SCOTUS Decision Likely to Indirectly Affect mHealth

The recent SCOTUS decision is affecting health care in many ways. But many were asking the question, will, and if so, how, it affect mHealth? David Lee Scher, MD, recently talked about five ways mHealth will be affected. mHealth isn’t the sector of health care being affected the most, but it won’t be left untouched.

Also, don’t forget to check out EMR Screenshots and EMR and Health IT News! There’s a lot of great items on these pages that aren’t highlighted during the weekly roundup.

Obamacare Before SCOTUS

Posted on April 2, 2012 I Written By

Priya Ramachandran is a Maryland based freelance writer. In a former life, she wrote software code and managed Sarbanes Oxley related audits for IT departments. She now enjoys writing about healthcare, science and technology.

So the Affordable Care Act got hauled up before the SCOTUS last week. From the way the questions were framed it looks like the individual mandate portion might be struck down, though it is too soon to tell.

I have mixed feelings about the Affordable Care Act. On the one hand I can see why affordable health for all must be a priority. I know people who use the ER room as their sole point if contact with the healthcare system, and sadly some of them have paid the price with their lives. There’s also a selfish reason behind my reasoning. Each time someone uninsured turns up at the ER, and gets top notch care, it is MY tax dollars that fund the treatment. Surely there are better ways to use tax dollars.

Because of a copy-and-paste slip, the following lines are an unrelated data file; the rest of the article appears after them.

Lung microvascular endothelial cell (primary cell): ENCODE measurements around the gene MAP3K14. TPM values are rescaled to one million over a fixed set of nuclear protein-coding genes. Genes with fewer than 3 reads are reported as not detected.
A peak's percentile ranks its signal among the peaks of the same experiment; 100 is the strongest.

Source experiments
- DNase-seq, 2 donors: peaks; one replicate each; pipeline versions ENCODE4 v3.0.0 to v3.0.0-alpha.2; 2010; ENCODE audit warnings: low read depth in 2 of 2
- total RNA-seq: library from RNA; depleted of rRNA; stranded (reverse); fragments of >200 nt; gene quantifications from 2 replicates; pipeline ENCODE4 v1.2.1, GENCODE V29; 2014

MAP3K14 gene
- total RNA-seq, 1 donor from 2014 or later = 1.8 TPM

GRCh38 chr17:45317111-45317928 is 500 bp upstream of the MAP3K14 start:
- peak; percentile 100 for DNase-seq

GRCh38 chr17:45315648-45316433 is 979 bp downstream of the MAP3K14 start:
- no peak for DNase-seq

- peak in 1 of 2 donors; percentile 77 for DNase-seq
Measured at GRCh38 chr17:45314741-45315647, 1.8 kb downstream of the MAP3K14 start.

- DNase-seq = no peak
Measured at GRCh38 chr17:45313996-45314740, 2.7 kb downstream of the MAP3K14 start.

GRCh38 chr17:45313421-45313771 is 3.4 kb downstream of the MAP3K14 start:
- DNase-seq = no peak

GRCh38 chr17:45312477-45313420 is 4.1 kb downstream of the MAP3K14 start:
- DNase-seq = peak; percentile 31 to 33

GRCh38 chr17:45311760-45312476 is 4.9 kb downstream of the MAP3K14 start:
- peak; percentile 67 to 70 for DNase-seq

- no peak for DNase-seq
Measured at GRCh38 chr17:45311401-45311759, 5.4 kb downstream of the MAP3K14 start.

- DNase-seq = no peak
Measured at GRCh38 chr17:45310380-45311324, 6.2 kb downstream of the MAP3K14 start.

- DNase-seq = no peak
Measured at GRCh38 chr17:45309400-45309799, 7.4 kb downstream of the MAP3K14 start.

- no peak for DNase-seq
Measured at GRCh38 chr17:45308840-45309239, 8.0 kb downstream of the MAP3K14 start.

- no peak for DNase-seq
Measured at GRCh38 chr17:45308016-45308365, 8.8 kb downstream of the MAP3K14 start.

And yet a mandate makes me queasy. If the government mandates health insurance today, will it start mandating annual exams and flu shots a few years down the road. I think the most succint response on this topic was summarized thus by a Twitterer: “The problem with the mandate is the insurance is private. Make the insurance public and call it a tax. Problem solved.”

I can hear Americans collectively go This isn’t Canada at this point. But think about it: directly or indirectly, we are paying for the uninsured with our tax dollars. Public health insurance might take away some of the worries we have around bouts of non-insurance resulting from unemployment or old age.